In a ruling issued late Monday afternoon, a federal judge has ordered the NYPD to produce 2,000 pages of documents to the New York Civil Liberties Union concerning the Police Department’s undercover infiltration of protest groups during the 2004 Republican National Convention.
“Today’s ruling will force the NYPD at long last to come clean about its nationwide surveillance of protesters before the 2004 Convention,” said NYCLU Associate Legal Director Christopher Dunn. “We believe these documents will show that, contrary to the NYPD’s claims, protesters were coming to New York City not to engage in violence but to engage in peaceful protest.”
The ruling arises from two federal lawsuits the NYCLU filed challenging the mass arrest, prolonged detention and blanket fingerprinting of 1,800 convention protestors.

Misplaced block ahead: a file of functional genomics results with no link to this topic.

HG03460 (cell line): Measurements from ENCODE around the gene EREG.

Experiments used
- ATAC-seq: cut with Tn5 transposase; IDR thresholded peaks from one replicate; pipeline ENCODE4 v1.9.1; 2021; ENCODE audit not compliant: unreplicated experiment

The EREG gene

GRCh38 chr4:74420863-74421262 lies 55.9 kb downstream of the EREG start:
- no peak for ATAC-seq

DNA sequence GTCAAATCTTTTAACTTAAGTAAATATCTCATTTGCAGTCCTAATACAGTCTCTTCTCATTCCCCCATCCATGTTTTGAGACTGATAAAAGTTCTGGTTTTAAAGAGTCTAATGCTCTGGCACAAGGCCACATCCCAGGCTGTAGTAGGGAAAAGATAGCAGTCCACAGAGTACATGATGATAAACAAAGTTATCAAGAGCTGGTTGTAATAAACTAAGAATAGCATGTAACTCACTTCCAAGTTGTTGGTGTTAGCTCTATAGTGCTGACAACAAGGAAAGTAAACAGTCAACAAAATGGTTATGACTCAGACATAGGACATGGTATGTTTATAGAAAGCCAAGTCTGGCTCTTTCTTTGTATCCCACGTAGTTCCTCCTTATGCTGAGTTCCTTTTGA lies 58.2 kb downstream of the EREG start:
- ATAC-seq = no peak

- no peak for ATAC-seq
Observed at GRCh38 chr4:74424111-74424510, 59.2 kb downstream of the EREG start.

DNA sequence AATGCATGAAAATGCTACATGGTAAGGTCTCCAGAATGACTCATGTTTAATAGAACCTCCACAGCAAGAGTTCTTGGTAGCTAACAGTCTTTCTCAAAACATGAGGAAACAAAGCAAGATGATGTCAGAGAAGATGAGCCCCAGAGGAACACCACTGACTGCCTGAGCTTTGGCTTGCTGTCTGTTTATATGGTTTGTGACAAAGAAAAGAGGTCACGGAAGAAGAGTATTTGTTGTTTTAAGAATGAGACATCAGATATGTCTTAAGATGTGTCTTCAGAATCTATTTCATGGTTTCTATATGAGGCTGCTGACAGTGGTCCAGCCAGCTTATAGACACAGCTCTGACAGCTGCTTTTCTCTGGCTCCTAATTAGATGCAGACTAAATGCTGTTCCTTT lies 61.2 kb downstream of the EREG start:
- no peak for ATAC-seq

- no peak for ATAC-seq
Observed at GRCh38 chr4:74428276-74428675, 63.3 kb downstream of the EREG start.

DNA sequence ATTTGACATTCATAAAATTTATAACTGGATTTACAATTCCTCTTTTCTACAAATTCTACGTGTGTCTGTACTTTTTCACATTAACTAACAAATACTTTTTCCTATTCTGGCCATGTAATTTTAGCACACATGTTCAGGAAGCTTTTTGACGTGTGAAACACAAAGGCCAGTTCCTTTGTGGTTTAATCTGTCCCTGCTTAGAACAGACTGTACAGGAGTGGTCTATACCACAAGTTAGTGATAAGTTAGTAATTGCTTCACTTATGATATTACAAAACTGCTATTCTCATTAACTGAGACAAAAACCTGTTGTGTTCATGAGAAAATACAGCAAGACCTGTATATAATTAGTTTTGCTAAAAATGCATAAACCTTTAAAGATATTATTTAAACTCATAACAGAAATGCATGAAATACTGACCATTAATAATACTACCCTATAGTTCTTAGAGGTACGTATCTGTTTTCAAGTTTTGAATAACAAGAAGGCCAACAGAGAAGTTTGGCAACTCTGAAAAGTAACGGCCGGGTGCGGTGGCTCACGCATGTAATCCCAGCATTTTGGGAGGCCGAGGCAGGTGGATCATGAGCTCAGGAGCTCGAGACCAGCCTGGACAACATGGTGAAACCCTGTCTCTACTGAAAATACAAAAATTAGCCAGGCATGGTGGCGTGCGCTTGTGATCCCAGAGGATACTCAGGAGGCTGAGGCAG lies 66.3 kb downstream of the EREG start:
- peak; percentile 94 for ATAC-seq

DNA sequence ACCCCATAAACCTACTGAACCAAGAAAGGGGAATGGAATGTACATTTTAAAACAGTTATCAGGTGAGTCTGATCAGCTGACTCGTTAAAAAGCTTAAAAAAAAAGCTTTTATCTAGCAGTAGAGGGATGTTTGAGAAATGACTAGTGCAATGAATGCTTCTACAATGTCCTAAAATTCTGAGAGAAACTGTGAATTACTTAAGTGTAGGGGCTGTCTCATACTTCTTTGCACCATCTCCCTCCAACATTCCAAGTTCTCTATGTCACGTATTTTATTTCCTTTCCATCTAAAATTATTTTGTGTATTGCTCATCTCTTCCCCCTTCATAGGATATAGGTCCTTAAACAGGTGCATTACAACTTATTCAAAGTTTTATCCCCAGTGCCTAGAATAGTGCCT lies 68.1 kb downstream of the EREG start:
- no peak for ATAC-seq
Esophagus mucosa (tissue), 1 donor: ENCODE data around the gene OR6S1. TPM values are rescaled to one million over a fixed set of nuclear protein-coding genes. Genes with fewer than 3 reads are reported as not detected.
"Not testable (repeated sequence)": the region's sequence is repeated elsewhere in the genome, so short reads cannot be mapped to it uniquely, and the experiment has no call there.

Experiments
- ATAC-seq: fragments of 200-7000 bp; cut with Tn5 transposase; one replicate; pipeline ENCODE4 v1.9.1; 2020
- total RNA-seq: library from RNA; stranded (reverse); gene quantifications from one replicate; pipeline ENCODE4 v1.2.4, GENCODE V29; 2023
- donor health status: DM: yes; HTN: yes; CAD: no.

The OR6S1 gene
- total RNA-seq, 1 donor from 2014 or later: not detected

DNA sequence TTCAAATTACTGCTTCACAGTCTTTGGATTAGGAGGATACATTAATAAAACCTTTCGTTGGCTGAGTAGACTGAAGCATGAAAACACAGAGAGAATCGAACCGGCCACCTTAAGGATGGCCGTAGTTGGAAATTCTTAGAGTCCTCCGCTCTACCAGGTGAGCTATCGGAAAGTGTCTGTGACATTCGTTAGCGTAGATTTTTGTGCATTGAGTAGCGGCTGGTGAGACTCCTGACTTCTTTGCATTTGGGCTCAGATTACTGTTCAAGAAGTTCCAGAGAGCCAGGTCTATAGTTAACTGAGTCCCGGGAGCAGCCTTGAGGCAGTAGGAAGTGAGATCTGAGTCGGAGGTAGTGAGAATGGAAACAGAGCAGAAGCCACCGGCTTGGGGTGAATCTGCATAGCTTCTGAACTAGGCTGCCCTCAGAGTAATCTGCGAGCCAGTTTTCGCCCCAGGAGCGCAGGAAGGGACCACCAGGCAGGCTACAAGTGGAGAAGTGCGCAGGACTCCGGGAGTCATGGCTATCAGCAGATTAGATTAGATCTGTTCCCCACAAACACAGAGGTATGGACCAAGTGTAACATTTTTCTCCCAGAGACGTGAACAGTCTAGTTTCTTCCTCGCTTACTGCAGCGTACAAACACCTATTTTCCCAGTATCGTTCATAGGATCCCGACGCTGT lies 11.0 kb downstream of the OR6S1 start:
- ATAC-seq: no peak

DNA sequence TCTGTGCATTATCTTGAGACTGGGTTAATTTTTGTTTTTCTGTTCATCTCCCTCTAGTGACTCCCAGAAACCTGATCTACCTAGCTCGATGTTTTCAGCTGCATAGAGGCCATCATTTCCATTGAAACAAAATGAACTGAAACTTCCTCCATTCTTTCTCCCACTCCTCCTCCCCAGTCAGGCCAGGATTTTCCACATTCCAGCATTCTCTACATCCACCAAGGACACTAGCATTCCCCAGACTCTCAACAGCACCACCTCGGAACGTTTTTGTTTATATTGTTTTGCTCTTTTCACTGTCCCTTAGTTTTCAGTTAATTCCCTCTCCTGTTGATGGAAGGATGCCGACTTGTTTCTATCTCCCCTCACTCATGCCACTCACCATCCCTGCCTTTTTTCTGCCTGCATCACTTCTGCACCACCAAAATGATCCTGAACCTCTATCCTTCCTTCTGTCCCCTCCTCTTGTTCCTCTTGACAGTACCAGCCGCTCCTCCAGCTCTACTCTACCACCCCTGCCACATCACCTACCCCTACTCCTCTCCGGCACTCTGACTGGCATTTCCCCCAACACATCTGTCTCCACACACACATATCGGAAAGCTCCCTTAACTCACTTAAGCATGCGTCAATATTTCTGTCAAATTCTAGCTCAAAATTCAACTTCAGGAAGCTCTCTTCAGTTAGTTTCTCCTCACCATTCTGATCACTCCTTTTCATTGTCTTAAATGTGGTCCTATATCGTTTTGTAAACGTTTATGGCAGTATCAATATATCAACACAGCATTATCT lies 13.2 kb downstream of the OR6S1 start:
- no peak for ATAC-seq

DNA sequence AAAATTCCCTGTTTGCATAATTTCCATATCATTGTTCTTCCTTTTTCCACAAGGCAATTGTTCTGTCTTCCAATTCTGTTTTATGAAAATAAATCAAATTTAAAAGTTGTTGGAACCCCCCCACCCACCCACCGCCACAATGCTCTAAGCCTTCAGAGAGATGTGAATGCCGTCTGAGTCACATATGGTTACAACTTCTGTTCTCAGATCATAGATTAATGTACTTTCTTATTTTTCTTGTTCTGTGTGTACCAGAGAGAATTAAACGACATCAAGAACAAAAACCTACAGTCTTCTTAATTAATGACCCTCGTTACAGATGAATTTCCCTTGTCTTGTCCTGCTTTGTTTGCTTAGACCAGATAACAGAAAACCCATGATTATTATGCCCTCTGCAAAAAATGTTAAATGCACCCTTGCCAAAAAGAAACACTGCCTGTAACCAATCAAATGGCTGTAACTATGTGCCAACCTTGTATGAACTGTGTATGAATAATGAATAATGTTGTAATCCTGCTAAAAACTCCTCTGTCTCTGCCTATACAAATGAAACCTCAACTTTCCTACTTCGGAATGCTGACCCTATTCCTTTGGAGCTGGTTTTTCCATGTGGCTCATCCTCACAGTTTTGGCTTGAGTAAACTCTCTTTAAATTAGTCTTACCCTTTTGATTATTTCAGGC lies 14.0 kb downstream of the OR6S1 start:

The NYPD has claimed that its harsh treatment of protestors was justified by information it obtained from its surveillance operation. The Department has refused to disclose documents detailing that information to the NYCLU, claiming that their disclosure would compromise ongoing investigations and other law-enforcement concerns. Federal judges have three times rejected that claim.
“The right to political protest is one of our nation’s founding liberties,” said Donna Lieberman, NYCLU executive director. “Because of our victory today, we will finally get to know the depth and breadth of the NYPD’s massive spying dragnet prior to the RNC.”